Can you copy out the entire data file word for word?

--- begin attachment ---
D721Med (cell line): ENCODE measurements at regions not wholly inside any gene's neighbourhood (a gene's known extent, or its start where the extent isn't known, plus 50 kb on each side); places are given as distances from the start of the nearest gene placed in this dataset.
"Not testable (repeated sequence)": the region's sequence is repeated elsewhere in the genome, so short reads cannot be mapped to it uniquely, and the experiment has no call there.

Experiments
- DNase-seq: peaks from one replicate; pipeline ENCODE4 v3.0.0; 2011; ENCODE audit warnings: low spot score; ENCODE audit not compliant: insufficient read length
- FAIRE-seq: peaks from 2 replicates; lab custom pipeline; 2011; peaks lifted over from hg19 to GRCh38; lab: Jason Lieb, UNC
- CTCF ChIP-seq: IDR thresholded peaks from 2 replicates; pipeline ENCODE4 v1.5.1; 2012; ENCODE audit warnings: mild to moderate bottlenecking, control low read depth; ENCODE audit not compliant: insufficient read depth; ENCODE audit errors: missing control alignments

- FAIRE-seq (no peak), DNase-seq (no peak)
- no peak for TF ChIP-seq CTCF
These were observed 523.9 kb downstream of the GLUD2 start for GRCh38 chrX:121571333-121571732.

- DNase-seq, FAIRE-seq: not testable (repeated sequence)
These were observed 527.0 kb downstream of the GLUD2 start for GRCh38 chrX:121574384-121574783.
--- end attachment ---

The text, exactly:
D721Med (cell line): ENCODE measurements at regions not wholly inside any gene's neighbourhood (a gene's known extent, or its start where the extent isn't known, plus 50 kb on each side); places are given as distances from the start of the nearest gene placed in this dataset.
"Not testable (repeated sequence)": the region's sequence is repeated elsewhere in the genome, so short reads cannot be mapped to it uniquely, and the experiment has no call there.

Experiments
- DNase-seq: peaks from one replicate; pipeline ENCODE4 v3.0.0; 2011; ENCODE audit warnings: low spot score; ENCODE audit not compliant: insufficient read length
- FAIRE-seq: peaks from 2 replicates; lab custom pipeline; 2011; peaks lifted over from hg19 to GRCh38; lab: Jason Lieb, UNC
- CTCF ChIP-seq: IDR thresholded peaks from 2 replicates; pipeline ENCODE4 v1.5.1; 2012; ENCODE audit warnings: mild to moderate bottlenecking, control low read depth; ENCODE audit not compliant: insufficient read depth; ENCODE audit errors: missing control alignments

- FAIRE-seq (no peak), DNase-seq (no peak)
- no peak for TF ChIP-seq CTCF
These were observed 523.9 kb downstream of the GLUD2 start for GRCh38 chrX:121571333-121571732.

- DNase-seq, FAIRE-seq: not testable (repeated sequence)
These were observed 527.0 kb downstream of the GLUD2 start for GRCh38 chrX:121574384-121574783.